An innovative study using high-resolution satellite imagery to analyze cemeteries found that deaths nearly doubled in Aden, the center of the coronavirus outbreak in Yemen.
The discovery gave an idea of the true scale of the chaos the pandemic inflicted on the vulnerable country.
The study, which has not yet been reviewed but was published on Wednesday, was conducted by the London School of Hygiene and Tropical Medicine and Satellite Applications Catapult.
The researchers used satellite imagery, official data sources and interviews with researchers in the city of Aden to quantify the burial activity of all identifiable cemeteries in the province of Aden.
Between April and September 2020, there were about 2,1
The findings represent the first significant quantitative data on the outbreak of Covid-19 in Yemen and should help plan the response to a pandemic and other vital humanitarian interventions. A similar project by the same team is under way in Somalia.
Lead author Emily Kum Besson of the London School of Hygiene and Tropical Medicine said: “In a context like Yemen, statistics are unreliable or just predictions, and even participants on the ground have difficulty collecting accurate data.
“You can say x or y about the pandemic, but if there is no data on it, you can’t really know the impact. The use of satellite imagery to create public health data is a completely new science and we hope that it will be useful in conflict-affected areas. “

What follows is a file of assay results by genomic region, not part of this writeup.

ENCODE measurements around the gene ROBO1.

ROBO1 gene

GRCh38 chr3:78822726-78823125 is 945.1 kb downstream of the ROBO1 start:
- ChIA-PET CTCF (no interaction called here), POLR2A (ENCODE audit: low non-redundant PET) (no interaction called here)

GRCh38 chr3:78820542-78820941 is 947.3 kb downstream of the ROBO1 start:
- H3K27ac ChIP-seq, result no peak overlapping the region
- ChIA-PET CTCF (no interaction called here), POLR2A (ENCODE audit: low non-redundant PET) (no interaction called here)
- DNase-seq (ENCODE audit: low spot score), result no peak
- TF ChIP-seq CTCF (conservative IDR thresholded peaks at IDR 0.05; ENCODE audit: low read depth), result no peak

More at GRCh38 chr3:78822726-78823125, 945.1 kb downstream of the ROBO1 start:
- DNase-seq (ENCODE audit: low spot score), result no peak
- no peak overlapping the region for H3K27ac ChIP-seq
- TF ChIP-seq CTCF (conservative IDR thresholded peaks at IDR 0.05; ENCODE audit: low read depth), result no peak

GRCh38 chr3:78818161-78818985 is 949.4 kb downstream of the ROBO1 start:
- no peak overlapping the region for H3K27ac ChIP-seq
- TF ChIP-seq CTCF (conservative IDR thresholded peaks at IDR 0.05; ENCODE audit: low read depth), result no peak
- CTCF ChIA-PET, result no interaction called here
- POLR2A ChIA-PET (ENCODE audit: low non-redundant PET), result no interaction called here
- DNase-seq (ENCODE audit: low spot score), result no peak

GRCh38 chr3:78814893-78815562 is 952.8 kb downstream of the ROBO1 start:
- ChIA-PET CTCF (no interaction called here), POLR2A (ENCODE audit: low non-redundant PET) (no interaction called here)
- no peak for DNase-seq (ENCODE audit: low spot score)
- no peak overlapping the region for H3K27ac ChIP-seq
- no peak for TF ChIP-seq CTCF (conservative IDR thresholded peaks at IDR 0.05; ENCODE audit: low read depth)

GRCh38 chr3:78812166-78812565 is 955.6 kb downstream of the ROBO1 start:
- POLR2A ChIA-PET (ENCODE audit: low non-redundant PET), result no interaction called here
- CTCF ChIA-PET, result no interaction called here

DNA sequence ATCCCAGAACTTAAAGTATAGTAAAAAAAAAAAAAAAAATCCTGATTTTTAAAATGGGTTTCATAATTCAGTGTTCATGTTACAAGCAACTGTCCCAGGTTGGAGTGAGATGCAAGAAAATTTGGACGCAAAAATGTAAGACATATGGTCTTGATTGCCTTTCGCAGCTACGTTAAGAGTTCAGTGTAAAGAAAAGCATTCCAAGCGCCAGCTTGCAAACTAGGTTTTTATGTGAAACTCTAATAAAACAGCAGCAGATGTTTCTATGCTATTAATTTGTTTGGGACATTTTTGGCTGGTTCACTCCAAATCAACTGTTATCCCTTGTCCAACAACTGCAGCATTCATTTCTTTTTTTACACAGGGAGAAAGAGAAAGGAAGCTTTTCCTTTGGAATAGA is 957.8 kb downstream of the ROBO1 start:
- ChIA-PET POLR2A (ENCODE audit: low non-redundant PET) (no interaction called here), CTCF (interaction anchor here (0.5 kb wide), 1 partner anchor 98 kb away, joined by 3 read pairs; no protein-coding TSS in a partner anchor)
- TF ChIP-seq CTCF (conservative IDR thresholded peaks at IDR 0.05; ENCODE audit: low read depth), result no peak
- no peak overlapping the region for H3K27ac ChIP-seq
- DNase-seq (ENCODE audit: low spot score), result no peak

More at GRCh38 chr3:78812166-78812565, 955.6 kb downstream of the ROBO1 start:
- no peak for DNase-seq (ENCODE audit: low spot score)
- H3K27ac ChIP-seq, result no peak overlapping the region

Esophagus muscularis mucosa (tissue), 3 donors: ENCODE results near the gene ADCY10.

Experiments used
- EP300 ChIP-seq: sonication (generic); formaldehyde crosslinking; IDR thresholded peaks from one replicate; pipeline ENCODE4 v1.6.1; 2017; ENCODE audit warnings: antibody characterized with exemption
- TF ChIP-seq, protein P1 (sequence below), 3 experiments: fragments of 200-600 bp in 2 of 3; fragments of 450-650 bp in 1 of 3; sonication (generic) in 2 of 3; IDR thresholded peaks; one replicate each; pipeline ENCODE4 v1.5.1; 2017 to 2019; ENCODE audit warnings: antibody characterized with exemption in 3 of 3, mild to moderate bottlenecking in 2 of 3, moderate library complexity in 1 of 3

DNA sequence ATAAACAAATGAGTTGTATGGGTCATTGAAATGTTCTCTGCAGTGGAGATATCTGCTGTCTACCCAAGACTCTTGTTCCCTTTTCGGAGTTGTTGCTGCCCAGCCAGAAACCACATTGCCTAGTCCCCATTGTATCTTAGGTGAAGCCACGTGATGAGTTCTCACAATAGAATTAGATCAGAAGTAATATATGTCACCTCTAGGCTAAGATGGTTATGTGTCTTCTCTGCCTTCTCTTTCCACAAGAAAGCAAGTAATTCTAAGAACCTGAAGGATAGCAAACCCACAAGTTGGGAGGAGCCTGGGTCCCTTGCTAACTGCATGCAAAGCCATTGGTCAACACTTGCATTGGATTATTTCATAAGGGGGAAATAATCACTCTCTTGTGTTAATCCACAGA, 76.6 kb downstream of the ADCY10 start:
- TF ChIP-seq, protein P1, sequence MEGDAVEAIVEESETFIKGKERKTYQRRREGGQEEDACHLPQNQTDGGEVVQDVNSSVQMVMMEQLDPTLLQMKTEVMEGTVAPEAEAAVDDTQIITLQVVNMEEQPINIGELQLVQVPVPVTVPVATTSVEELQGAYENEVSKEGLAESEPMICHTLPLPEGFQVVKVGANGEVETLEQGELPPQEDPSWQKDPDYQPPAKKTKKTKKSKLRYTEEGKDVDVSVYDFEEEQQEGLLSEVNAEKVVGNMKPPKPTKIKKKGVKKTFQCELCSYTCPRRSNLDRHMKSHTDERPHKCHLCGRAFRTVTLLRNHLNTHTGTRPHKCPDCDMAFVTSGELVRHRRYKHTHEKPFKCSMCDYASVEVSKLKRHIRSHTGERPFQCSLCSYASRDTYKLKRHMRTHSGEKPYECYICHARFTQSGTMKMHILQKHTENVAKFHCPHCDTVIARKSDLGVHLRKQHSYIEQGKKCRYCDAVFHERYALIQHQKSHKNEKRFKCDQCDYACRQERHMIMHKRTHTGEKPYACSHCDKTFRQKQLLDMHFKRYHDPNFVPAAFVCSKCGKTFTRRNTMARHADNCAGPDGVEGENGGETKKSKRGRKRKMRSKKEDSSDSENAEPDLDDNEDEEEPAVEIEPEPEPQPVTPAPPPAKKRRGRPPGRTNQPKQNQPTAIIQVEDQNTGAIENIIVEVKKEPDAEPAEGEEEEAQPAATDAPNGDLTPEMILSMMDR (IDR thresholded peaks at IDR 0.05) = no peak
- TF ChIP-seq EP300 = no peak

Yemen, which the United Nations says has experienced the worst humanitarian crisis in the world since a conflict between Iran-backed Houthi rebels and a Saudi-led coalition fighting to restore Yemen’s government erupted five years ago, is particularly vulnerable to a pandemic. from coronavirus
The official total number of coronavirus cases is only 2,060, and the death toll is currently 599, but testing options are almost non-existent. A study published in July also found that at least 97 Yemeni health workers had already died from the disease, with the number suggesting that the true number of cases and deaths was much higher than recorded.
As the peak of the pandemic seems to have passed in the city of Aden, health and aid workers are worried that the disease is exacerbating or obscuring other pressing problems for Yemen’s vulnerable population.
On Tuesday, UN officials warned that acute child malnutrition had reached its highest level ever recorded in parts of the country for which data were available, with nearly 100,000 children now at risk of dying.
The exchange of many prisoners last week raised hopes that substantive peace talks could resume, but the coronavirus pandemic, economic decline, floods, escalating armed conflict and significant underfunding of this year’s global call for help to Yemen have contributed to the worsening situation.
The UN said it had received only $ 1.43 billion (£ 1.1 billion) of the $ 3.2 billion (£ 2.45 billion) needed for Yemen’s entire humanitarian response in 2020 by mid-October. г.